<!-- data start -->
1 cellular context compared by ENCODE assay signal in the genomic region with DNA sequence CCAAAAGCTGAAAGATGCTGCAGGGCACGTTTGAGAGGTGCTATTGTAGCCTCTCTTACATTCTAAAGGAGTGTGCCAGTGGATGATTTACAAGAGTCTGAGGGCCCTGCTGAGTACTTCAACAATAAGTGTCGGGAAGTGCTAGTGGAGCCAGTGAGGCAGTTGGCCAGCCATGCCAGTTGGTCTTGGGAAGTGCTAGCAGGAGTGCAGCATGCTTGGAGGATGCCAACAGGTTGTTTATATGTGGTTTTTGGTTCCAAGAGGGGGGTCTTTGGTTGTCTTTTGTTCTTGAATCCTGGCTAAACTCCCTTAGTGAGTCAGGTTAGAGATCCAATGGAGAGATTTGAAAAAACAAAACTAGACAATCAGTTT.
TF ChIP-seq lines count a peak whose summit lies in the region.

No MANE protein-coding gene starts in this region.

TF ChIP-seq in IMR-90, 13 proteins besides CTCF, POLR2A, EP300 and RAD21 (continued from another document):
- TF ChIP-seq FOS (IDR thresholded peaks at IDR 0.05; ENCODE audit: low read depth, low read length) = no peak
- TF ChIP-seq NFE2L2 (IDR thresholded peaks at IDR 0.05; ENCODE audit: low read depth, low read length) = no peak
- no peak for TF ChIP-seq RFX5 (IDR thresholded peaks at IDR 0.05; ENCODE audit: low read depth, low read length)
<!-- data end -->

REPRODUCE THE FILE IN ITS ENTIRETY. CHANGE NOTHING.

1 cellular context compared by ENCODE assay signal in the genomic region with DNA sequence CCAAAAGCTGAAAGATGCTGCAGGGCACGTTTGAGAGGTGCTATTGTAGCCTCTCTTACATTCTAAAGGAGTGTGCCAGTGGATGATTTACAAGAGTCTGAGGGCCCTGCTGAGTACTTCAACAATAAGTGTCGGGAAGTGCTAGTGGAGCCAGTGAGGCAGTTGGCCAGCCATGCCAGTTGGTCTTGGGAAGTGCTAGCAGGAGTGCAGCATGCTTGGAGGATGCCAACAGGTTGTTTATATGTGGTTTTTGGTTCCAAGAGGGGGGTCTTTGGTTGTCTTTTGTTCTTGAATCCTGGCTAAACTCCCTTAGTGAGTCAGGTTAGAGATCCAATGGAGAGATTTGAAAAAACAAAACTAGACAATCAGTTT.
TF ChIP-seq lines count a peak whose summit lies in the region.

No MANE protein-coding gene starts in this region.

TF ChIP-seq in IMR-90, 13 proteins besides CTCF, POLR2A, EP300 and RAD21 (continued from another document):
- TF ChIP-seq FOS (IDR thresholded peaks at IDR 0.05; ENCODE audit: low read depth, low read length) = no peak
- TF ChIP-seq NFE2L2 (IDR thresholded peaks at IDR 0.05; ENCODE audit: low read depth, low read length) = no peak
- no peak for TF ChIP-seq RFX5 (IDR thresholded peaks at IDR 0.05; ENCODE audit: low read depth, low read length)